Welcome to the first edition of Brad Kelly’s NFL Draft mailbag. From here on out, we’ll do a weekly mailbag where I answer your questions sent to me through Twitter. These can be 2020 NFL Draft, NFL team or prospect-related. Heck, you can even ask me about my life and the path I took to get into scouting.

Without any further delay, let’s get into answering your post-NFL Scouting Combine questions. This week’s mailbag includes information on Chase Claypool, Isaiah Simmons, the Denver Broncos free agency plans, and more. 

If you have a question you want to send me for next week’s mailbag, send a tweet to @PFN365 on Twitter using the hashtag #AskBradPFN, and we’ll try to include it in an upcoming mailbag column.

The Brad Kelly Mailbag

Where do you see Chase Claypool getting drafted, what is his ceiling and floor?

After his NFL Scouting Combine performance, it’s likely that Notre Dame’s Claypool has worked himself into being a top-100 selection in the 2020 NFL Draft. Claypool was a borderline second-day pick in a loaded wide receiver class at the end of the season, and his steady work at the Senior Bowl and infectious attitude had already helped his stock prior to testing as a 99th percentile athlete at the wide receiver position.

Claypool should find himself taken in the second round this April, possibly slipping to the early stages of the third due to the depth of this particular class. Looking at his ceiling, it’s all going to be dependent on his role in the NFL. If an NFL team decides to play him along the boundary, Claypool should play like a faster Devin Funchess. There has been talk that Claypool’s NFL role could be as a “move” tight end, utilizing his size-speed combination against slot defenders. His athleticism in that role reminds me of Giant’s tight end Evan Engram or the early stages of Dustin Keller’s career.

Now that A.J. Bouye has arrived, what do you think the Denver Broncos plan will be in free agency and the NFL Draft, especially in the first round?

The Denver Broncos are one of those teams poised to take a step forward next season, as long as second-year quarterback Drew Lock’s development is progressing naturally. Their roster is pretty strong, with a mix of veteran and young talent after they hit on the 2019 NFL Draft.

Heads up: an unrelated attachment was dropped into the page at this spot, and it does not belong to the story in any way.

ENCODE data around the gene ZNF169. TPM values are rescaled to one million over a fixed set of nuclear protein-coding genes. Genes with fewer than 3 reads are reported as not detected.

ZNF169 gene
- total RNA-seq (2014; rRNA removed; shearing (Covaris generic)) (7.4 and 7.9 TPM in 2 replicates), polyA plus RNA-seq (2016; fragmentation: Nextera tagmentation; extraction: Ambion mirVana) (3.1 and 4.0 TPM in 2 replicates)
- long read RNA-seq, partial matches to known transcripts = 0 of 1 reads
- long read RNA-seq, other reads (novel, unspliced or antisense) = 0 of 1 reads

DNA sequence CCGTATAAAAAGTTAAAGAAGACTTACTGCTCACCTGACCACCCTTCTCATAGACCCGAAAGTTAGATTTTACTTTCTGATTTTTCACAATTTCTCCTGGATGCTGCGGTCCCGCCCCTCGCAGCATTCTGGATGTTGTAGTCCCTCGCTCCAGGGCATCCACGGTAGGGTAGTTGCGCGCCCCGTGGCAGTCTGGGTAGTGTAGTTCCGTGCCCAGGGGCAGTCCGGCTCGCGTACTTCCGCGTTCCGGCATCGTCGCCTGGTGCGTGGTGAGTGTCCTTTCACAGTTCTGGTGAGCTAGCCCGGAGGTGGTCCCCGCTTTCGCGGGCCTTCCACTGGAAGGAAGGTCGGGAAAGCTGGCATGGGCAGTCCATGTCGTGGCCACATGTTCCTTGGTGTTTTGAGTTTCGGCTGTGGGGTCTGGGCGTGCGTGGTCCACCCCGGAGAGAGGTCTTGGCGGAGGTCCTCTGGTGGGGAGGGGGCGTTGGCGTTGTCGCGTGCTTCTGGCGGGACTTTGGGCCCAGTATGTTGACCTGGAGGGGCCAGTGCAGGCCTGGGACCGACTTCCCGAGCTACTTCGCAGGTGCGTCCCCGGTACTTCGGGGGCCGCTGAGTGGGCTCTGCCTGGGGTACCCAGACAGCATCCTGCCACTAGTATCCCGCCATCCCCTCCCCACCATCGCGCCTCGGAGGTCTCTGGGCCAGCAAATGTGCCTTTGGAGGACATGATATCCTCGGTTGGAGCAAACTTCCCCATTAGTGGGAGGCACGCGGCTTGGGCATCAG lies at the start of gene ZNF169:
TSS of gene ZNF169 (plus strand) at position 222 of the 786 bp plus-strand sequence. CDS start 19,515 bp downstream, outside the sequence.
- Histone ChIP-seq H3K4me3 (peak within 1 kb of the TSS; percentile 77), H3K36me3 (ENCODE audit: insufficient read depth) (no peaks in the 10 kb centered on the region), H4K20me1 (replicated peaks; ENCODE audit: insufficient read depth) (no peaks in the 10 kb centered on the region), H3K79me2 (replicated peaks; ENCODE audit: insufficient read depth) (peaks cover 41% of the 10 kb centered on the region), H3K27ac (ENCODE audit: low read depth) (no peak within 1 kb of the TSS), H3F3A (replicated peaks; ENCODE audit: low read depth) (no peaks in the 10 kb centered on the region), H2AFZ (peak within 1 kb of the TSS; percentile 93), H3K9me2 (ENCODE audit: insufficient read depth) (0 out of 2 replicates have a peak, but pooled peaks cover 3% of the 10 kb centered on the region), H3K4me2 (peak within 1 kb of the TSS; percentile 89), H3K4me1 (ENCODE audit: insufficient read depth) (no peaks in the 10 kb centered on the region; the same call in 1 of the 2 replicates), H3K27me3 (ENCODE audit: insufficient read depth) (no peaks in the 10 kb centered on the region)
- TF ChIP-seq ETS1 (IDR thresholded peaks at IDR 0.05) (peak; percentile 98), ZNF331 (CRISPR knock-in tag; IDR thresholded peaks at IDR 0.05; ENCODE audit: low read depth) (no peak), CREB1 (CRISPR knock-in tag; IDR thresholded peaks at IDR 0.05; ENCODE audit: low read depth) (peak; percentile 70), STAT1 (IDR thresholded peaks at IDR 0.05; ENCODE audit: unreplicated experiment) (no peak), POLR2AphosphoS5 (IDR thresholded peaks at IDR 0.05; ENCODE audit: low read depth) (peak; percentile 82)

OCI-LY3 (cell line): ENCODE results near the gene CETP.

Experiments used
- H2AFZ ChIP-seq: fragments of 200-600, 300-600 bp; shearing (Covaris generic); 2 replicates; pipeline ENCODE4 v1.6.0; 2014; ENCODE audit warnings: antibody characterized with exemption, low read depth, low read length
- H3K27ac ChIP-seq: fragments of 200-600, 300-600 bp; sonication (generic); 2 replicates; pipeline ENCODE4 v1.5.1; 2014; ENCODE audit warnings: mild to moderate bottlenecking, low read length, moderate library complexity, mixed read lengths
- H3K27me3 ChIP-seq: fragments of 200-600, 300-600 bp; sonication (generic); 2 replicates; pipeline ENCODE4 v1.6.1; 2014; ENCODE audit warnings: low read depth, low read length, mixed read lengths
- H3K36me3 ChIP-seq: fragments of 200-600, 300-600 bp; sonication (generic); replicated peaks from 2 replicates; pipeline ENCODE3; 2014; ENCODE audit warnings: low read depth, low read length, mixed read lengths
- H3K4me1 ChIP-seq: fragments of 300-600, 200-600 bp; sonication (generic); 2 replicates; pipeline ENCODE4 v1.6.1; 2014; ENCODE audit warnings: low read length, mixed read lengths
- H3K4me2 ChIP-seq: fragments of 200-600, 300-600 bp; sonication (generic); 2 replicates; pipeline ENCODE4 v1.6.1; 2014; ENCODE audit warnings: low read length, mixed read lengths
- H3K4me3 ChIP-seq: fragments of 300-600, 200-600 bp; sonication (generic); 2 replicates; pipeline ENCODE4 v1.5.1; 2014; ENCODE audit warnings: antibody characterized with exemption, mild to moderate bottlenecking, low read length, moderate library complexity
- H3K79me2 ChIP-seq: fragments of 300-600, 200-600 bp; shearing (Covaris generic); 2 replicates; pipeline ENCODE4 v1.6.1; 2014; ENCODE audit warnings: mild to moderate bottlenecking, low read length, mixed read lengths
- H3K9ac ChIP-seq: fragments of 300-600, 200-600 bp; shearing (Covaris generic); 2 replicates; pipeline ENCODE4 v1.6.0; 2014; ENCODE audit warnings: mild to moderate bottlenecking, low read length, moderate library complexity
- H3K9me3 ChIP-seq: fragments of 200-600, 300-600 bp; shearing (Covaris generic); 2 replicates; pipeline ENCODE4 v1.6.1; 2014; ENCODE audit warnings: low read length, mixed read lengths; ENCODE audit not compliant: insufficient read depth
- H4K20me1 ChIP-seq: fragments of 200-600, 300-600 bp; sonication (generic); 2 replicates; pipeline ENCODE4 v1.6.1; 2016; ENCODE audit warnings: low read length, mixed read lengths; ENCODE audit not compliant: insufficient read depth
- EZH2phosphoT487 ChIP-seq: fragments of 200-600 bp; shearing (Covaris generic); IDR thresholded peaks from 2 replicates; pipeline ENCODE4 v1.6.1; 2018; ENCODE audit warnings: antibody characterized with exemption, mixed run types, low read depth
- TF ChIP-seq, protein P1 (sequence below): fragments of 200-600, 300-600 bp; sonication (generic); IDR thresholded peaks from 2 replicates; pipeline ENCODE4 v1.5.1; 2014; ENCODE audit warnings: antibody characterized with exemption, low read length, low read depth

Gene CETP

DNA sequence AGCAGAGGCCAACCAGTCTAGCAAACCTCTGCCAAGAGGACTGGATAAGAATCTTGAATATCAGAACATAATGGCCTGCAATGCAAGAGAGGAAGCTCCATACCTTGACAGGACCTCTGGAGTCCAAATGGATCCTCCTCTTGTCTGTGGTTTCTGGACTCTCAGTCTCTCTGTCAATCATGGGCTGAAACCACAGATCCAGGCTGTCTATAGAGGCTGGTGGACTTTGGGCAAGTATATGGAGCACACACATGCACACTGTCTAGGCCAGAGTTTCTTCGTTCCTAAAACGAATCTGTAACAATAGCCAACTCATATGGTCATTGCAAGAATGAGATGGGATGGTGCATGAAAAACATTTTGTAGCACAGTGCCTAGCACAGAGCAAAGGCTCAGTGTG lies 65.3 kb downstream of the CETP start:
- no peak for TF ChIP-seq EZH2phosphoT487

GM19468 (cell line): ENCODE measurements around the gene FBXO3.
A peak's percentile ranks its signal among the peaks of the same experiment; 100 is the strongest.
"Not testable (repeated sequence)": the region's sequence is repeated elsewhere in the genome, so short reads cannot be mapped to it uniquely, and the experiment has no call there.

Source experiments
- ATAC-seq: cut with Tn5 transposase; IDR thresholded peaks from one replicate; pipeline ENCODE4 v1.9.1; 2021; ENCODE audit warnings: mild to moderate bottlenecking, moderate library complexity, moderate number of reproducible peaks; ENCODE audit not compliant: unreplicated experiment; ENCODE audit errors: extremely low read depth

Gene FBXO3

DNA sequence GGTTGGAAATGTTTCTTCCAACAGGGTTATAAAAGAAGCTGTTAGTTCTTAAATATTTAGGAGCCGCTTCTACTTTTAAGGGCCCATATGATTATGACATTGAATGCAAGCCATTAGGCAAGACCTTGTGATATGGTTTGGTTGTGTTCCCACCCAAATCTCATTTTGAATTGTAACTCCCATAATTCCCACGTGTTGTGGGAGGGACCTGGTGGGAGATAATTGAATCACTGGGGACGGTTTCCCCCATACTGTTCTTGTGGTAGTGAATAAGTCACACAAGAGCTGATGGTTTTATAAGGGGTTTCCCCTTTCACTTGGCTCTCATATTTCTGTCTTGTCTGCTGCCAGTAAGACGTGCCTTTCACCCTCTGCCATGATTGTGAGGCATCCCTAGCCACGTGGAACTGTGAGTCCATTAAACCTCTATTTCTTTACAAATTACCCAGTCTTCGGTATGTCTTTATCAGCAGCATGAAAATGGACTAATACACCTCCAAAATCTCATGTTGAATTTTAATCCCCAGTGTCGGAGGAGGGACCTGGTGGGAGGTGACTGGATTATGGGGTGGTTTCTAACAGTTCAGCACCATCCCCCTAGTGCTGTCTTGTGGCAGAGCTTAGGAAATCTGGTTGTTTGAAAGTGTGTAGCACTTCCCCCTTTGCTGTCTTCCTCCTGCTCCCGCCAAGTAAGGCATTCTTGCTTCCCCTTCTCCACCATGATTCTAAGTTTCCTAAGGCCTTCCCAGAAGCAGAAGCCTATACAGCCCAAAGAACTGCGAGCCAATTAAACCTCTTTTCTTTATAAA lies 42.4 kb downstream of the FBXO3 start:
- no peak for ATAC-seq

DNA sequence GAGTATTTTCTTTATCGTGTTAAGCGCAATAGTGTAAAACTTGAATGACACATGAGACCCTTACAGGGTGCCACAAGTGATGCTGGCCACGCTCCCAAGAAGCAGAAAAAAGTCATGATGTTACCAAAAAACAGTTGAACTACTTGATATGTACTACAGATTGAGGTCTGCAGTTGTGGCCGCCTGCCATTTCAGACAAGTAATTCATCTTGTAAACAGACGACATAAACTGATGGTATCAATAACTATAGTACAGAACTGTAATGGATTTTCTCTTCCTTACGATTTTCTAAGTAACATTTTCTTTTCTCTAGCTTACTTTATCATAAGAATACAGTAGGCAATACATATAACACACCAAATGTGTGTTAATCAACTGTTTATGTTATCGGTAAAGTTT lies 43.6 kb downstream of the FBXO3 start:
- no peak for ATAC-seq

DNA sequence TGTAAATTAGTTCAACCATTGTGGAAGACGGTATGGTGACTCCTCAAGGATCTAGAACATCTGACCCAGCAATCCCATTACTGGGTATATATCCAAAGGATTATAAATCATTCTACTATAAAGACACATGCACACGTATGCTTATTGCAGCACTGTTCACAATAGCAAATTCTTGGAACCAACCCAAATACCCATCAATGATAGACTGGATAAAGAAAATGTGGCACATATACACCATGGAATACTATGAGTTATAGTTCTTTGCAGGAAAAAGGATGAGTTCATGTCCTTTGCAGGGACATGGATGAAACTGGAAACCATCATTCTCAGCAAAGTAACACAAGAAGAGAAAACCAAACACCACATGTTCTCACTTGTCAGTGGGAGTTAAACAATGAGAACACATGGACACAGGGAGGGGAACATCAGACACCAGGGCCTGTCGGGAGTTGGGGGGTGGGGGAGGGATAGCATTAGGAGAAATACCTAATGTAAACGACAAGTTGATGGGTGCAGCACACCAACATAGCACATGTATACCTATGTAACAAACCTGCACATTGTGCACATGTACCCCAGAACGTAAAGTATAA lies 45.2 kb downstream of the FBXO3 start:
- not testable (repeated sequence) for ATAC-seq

In free agency, they need to find a way to keep star safety Justin Simmons in house. That would once again give the Broncos a strong secondary, even with the departure of Chris Harris Jr.

Looking at the first round of the 2020 NFL Draft, Denver’s needs more speed at the wide receiver position to fit Lock’s skill-set. Either one of Alabama wide receivers, Jerry Jeudy or Henry Ruggs III, would be an ideal fit across from Courtland Sutton, allowing Noah Fant to thrive over the middle of the field and keeping crafty route runner DaeSean Hamilton in the slot.

Latest news on the Washington Redskins 2020 NFL Draft plans?

The speculation surrounding the Washington Redskins and the number two overall pick in the 2020 NFL Draft has been picking up steam since the NFL Scouting Combine, but we won’t have a firm grasp on the situation until Alabama quarterback Tua Tagovailoa participates in his pro day on April 9th. 

If Tagovailoa has fully healed and performs like his normal self, then the rumors of him becoming the second pick will pick up even more steam. Until we know that he’s healthy and ready to compete for a starting spot next season, drafting Ohio State defensive end Chase Young and rolling with Dwayne Haskins as the starting QB of the future will be their best option.

Would it make sense to compare Isaiah Simmons to a modern-day John Lynch? Would it make sense for teams to play him at linebacker and cornerback?

This one is tough, as few players in today’s game play with the same style that John Lynch once did. For Simmons, his best projection will be the utilization of his versatility. In man coverages, He can erase tight ends and running backs. In zone coverages, he can play the deep half. In blitz packages, he should be coming on a stunt. There isn’t really a position or role that he can’t fill.

With that said, I wouldn’t love Simmons playing cornerback unless a running back happened to be flexed out there. It feels like a waste of his physicality and the threat of a blitz when he isn’t aligned closer to the box.

What kind of offense fits Zack Moss’s style of play? Could he be one of the top-three running backs for some teams?

Zack Moss’s best fit in the NFL will be in a predominantly zone blocking scheme, specifically one that focuses on inside zone. His lack of long speed could limit his ability on stretch or outside zone runs in the NFL, but highlighting his balance through contact in-between the B gaps will make him a feature running back.

After his lackluster performance at the NFL Scouting Combine, it would surprise me to see Moss as one of the first three running backs drafted when you consider the strength of the class as a whole. Still, Moss should be a second-day selection with a starter projection.